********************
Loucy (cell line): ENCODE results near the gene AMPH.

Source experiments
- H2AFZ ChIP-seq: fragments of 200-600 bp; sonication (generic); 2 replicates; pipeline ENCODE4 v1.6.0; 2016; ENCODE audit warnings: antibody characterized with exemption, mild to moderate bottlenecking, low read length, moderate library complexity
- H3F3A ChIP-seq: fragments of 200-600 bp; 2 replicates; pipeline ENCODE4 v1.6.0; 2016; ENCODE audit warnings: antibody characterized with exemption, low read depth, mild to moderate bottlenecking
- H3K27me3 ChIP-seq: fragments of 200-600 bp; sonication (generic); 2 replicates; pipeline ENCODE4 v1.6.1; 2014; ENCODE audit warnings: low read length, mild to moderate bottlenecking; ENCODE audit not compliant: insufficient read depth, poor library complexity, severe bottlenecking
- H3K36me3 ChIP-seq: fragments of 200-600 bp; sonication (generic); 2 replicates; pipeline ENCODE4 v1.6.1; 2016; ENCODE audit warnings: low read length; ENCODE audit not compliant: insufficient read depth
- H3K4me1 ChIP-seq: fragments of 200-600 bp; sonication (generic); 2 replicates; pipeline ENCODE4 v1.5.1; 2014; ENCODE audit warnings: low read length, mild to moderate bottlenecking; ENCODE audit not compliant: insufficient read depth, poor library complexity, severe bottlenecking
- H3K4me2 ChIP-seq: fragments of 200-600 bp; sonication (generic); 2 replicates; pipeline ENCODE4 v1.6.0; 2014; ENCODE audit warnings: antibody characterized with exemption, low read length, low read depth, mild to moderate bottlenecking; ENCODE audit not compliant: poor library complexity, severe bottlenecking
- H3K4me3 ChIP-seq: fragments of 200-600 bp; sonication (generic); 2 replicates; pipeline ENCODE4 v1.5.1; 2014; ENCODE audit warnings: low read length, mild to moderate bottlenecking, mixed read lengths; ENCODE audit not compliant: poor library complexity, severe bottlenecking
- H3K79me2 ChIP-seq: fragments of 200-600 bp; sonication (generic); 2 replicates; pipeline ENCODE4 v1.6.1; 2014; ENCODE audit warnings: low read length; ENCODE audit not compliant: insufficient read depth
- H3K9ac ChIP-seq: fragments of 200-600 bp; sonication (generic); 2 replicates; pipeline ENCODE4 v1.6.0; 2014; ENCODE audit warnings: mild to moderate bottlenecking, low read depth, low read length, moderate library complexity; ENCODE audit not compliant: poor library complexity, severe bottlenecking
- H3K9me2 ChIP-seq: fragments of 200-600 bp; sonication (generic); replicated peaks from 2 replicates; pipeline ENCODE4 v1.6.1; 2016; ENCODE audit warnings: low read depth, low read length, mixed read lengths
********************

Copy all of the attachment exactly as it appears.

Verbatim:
Loucy (cell line): ENCODE results near the gene AMPH.

Source experiments
- H2AFZ ChIP-seq: fragments of 200-600 bp; sonication (generic); 2 replicates; pipeline ENCODE4 v1.6.0; 2016; ENCODE audit warnings: antibody characterized with exemption, mild to moderate bottlenecking, low read length, moderate library complexity
- H3F3A ChIP-seq: fragments of 200-600 bp; 2 replicates; pipeline ENCODE4 v1.6.0; 2016; ENCODE audit warnings: antibody characterized with exemption, low read depth, mild to moderate bottlenecking
- H3K27me3 ChIP-seq: fragments of 200-600 bp; sonication (generic); 2 replicates; pipeline ENCODE4 v1.6.1; 2014; ENCODE audit warnings: low read length, mild to moderate bottlenecking; ENCODE audit not compliant: insufficient read depth, poor library complexity, severe bottlenecking
- H3K36me3 ChIP-seq: fragments of 200-600 bp; sonication (generic); 2 replicates; pipeline ENCODE4 v1.6.1; 2016; ENCODE audit warnings: low read length; ENCODE audit not compliant: insufficient read depth
- H3K4me1 ChIP-seq: fragments of 200-600 bp; sonication (generic); 2 replicates; pipeline ENCODE4 v1.5.1; 2014; ENCODE audit warnings: low read length, mild to moderate bottlenecking; ENCODE audit not compliant: insufficient read depth, poor library complexity, severe bottlenecking
- H3K4me2 ChIP-seq: fragments of 200-600 bp; sonication (generic); 2 replicates; pipeline ENCODE4 v1.6.0; 2014; ENCODE audit warnings: antibody characterized with exemption, low read length, low read depth, mild to moderate bottlenecking; ENCODE audit not compliant: poor library complexity, severe bottlenecking
- H3K4me3 ChIP-seq: fragments of 200-600 bp; sonication (generic); 2 replicates; pipeline ENCODE4 v1.5.1; 2014; ENCODE audit warnings: low read length, mild to moderate bottlenecking, mixed read lengths; ENCODE audit not compliant: poor library complexity, severe bottlenecking
- H3K79me2 ChIP-seq: fragments of 200-600 bp; sonication (generic); 2 replicates; pipeline ENCODE4 v1.6.1; 2014; ENCODE audit warnings: low read length; ENCODE audit not compliant: insufficient read depth
- H3K9ac ChIP-seq: fragments of 200-600 bp; sonication (generic); 2 replicates; pipeline ENCODE4 v1.6.0; 2014; ENCODE audit warnings: mild to moderate bottlenecking, low read depth, low read length, moderate library complexity; ENCODE audit not compliant: poor library complexity, severe bottlenecking
- H3K9me2 ChIP-seq: fragments of 200-600 bp; sonication (generic); replicated peaks from 2 replicates; pipeline ENCODE4 v1.6.1; 2016; ENCODE audit warnings: low read depth, low read length, mixed read lengths